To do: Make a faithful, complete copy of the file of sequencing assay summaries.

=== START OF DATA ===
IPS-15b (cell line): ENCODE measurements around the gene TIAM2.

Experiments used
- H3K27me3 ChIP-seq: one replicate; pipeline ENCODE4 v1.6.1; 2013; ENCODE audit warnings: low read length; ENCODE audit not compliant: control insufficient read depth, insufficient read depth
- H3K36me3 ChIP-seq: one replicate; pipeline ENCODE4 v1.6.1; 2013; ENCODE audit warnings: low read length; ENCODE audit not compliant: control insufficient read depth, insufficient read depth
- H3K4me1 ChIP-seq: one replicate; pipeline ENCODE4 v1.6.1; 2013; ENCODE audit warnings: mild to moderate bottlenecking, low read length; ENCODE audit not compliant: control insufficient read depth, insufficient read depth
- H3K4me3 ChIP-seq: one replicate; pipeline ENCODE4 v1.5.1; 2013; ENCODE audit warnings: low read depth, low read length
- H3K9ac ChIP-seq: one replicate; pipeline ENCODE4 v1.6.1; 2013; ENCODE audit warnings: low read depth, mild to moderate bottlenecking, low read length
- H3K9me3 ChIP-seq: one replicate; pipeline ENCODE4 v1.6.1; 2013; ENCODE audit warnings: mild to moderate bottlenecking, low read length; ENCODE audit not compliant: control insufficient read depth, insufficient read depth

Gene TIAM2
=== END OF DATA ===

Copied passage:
IPS-15b (cell line): ENCODE measurements around the gene TIAM2.

Experiments used
- H3K27me3 ChIP-seq: one replicate; pipeline ENCODE4 v1.6.1; 2013; ENCODE audit warnings: low read length; ENCODE audit not compliant: control insufficient read depth, insufficient read depth
- H3K36me3 ChIP-seq: one replicate; pipeline ENCODE4 v1.6.1; 2013; ENCODE audit warnings: low read length; ENCODE audit not compliant: control insufficient read depth, insufficient read depth
- H3K4me1 ChIP-seq: one replicate; pipeline ENCODE4 v1.6.1; 2013; ENCODE audit warnings: mild to moderate bottlenecking, low read length; ENCODE audit not compliant: control insufficient read depth, insufficient read depth
- H3K4me3 ChIP-seq: one replicate; pipeline ENCODE4 v1.5.1; 2013; ENCODE audit warnings: low read depth, low read length
- H3K9ac ChIP-seq: one replicate; pipeline ENCODE4 v1.6.1; 2013; ENCODE audit warnings: low read depth, mild to moderate bottlenecking, low read length
- H3K9me3 ChIP-seq: one replicate; pipeline ENCODE4 v1.6.1; 2013; ENCODE audit warnings: mild to moderate bottlenecking, low read length; ENCODE audit not compliant: control insufficient read depth, insufficient read depth

Gene TIAM2